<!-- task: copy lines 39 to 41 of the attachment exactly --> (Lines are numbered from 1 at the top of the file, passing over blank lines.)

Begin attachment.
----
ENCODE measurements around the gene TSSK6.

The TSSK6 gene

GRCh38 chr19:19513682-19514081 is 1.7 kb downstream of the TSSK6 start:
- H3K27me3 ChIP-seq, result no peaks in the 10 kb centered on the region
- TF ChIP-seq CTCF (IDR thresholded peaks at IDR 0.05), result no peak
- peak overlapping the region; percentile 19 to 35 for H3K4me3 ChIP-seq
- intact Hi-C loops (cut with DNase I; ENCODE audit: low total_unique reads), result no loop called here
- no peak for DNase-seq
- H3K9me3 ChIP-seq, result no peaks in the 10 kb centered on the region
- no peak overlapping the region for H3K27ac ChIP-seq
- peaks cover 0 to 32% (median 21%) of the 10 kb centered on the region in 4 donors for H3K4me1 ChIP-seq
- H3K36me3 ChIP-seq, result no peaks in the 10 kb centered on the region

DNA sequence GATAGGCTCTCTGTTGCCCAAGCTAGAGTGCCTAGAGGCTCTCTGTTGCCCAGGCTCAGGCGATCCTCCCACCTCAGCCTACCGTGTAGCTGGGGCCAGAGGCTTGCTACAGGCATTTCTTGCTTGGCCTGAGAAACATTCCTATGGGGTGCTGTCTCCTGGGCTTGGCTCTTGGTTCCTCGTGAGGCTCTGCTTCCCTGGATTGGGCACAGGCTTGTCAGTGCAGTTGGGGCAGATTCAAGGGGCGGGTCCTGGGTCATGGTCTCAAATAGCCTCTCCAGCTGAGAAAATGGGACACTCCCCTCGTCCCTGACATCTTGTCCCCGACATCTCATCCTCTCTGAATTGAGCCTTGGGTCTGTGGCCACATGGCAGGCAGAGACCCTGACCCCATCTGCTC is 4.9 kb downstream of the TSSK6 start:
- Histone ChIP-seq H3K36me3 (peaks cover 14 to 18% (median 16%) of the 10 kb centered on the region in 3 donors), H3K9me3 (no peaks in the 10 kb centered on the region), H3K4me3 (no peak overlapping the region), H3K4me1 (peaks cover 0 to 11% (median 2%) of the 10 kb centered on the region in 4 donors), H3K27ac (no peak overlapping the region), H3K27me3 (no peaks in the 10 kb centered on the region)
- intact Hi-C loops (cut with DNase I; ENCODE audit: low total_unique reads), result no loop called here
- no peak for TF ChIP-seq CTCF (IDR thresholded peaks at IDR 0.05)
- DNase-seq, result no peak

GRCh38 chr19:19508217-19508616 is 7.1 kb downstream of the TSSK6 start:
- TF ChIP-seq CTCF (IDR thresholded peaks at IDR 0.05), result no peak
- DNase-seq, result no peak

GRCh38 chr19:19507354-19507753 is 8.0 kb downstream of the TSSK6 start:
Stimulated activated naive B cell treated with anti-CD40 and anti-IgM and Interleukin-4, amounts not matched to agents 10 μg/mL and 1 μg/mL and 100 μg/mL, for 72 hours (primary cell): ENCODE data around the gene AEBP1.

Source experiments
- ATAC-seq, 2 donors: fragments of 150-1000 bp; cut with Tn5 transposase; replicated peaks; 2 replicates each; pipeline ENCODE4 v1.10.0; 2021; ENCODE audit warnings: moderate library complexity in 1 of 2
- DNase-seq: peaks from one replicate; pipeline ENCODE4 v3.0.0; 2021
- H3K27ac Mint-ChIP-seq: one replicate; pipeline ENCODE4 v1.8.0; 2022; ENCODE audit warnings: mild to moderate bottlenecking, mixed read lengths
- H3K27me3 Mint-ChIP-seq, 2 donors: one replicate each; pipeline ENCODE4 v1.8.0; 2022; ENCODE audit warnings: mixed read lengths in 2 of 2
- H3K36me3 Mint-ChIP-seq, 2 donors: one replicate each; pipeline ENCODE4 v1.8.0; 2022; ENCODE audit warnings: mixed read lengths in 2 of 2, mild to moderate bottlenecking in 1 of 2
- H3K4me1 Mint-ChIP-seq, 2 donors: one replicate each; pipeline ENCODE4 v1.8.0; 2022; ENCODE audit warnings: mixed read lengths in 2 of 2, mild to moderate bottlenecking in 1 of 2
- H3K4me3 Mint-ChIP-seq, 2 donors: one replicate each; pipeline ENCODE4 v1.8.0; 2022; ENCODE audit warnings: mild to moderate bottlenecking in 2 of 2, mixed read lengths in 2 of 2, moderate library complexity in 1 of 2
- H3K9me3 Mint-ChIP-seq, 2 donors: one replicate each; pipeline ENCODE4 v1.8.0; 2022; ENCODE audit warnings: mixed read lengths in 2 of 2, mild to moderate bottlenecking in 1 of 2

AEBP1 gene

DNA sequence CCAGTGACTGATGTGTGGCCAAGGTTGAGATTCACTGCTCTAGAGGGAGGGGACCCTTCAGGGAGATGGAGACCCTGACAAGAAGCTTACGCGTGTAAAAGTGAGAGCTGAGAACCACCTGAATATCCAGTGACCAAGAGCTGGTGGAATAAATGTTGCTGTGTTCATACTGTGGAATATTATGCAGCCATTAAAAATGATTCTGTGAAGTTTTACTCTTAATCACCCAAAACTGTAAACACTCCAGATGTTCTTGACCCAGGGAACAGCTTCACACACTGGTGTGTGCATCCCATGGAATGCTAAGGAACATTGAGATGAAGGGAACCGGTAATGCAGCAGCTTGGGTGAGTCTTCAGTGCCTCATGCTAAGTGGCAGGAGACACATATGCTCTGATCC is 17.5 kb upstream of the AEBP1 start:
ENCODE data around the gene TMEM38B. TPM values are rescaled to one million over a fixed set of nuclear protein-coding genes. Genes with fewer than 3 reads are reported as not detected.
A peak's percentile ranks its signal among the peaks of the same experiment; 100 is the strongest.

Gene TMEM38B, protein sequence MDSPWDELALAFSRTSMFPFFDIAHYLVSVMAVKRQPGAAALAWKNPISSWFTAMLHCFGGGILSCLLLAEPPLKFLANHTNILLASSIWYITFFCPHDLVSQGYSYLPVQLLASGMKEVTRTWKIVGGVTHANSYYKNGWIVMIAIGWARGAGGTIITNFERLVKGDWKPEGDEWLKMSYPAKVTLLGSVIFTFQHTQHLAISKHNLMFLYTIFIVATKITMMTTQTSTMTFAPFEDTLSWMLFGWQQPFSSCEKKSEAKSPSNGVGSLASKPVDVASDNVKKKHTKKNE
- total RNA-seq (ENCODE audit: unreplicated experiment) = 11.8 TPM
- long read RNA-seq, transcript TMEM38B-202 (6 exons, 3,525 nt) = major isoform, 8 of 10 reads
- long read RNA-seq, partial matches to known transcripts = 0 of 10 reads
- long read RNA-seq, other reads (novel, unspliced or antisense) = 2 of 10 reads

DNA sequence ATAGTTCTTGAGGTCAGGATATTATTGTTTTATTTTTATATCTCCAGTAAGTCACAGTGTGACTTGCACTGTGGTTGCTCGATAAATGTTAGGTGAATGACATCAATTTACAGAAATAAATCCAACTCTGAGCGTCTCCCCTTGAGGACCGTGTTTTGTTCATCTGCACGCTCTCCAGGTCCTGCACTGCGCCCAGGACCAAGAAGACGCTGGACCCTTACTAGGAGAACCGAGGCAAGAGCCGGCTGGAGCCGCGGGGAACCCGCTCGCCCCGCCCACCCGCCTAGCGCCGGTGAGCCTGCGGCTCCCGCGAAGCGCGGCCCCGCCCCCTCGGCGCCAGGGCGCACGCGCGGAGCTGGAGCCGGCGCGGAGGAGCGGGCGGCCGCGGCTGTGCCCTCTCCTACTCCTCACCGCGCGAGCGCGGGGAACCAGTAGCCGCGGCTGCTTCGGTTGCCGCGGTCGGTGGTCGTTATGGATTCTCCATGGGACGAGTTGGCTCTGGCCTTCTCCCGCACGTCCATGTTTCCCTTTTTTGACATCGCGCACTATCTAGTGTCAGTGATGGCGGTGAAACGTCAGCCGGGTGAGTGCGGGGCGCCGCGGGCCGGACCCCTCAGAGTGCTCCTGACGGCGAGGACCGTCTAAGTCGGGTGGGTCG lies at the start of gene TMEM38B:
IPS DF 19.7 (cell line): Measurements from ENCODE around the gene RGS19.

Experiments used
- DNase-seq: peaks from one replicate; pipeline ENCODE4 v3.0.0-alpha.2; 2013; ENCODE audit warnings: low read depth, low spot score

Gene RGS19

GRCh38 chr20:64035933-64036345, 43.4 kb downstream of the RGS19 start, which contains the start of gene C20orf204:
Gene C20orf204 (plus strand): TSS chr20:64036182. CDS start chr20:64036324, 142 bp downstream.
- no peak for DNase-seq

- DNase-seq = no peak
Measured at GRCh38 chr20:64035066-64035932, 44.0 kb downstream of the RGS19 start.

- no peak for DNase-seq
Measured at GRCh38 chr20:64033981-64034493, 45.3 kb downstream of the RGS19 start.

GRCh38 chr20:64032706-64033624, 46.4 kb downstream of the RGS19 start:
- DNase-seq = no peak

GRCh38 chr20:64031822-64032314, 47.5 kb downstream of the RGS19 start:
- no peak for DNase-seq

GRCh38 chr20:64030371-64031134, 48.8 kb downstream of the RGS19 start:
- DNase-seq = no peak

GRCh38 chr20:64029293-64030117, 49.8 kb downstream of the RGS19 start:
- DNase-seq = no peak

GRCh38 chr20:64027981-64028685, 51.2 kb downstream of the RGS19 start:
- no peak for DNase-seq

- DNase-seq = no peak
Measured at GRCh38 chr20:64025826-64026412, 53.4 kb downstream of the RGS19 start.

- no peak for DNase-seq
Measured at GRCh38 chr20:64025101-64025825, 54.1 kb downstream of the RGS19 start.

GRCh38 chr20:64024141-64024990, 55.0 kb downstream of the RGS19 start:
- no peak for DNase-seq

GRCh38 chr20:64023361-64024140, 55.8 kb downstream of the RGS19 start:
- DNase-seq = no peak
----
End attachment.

- long read RNA-seq, partial matches to known transcripts = 0 of 10 reads
- long read RNA-seq, other reads (novel, unspliced or antisense) = 2 of 10 reads

DNA sequence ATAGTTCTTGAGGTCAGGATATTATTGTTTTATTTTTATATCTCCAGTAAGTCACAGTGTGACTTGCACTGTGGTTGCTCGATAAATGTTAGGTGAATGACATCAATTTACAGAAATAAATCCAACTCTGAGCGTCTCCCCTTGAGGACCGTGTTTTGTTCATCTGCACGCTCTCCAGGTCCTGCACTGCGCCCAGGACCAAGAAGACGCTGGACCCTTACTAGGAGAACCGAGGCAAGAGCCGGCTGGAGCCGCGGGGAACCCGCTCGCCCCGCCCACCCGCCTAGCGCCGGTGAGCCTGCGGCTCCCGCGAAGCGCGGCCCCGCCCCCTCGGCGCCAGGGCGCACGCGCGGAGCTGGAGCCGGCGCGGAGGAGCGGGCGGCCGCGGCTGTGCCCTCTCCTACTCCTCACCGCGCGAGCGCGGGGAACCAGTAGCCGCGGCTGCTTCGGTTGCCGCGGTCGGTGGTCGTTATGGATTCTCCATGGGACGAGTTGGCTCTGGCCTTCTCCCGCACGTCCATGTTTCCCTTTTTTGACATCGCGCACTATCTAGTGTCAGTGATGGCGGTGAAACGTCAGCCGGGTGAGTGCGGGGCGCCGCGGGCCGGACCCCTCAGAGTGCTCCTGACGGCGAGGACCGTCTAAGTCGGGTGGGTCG lies at the start of gene TMEM38B: